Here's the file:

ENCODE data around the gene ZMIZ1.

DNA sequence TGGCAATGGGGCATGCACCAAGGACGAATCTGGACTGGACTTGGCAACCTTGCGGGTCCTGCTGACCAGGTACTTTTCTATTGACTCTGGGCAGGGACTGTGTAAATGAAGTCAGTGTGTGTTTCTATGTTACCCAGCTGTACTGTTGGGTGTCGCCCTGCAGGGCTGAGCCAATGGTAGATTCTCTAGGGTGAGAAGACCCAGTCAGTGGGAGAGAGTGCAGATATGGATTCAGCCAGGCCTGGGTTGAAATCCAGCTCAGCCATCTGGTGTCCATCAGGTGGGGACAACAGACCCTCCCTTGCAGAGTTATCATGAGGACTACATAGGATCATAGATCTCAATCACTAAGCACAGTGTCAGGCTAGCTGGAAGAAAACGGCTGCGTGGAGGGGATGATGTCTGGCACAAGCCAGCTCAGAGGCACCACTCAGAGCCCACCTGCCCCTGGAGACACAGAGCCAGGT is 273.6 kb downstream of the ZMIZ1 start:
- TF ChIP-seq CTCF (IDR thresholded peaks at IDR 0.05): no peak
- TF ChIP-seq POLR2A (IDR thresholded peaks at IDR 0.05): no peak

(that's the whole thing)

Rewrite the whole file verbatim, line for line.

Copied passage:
ENCODE data around the gene ZMIZ1.

DNA sequence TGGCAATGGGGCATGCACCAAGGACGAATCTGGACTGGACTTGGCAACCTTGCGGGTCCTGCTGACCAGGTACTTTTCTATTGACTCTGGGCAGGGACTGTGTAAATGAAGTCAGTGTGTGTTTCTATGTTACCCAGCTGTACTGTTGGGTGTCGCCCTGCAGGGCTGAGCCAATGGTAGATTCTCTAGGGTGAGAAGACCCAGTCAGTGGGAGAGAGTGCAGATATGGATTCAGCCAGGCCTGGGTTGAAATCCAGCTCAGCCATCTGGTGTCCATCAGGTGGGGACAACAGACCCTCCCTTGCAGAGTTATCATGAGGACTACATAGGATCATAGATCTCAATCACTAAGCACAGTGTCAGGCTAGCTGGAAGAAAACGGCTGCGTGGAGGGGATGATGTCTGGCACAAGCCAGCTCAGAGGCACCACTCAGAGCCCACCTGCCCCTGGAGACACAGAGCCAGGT is 273.6 kb downstream of the ZMIZ1 start:
- TF ChIP-seq CTCF (IDR thresholded peaks at IDR 0.05): no peak
- TF ChIP-seq POLR2A (IDR thresholded peaks at IDR 0.05): no peak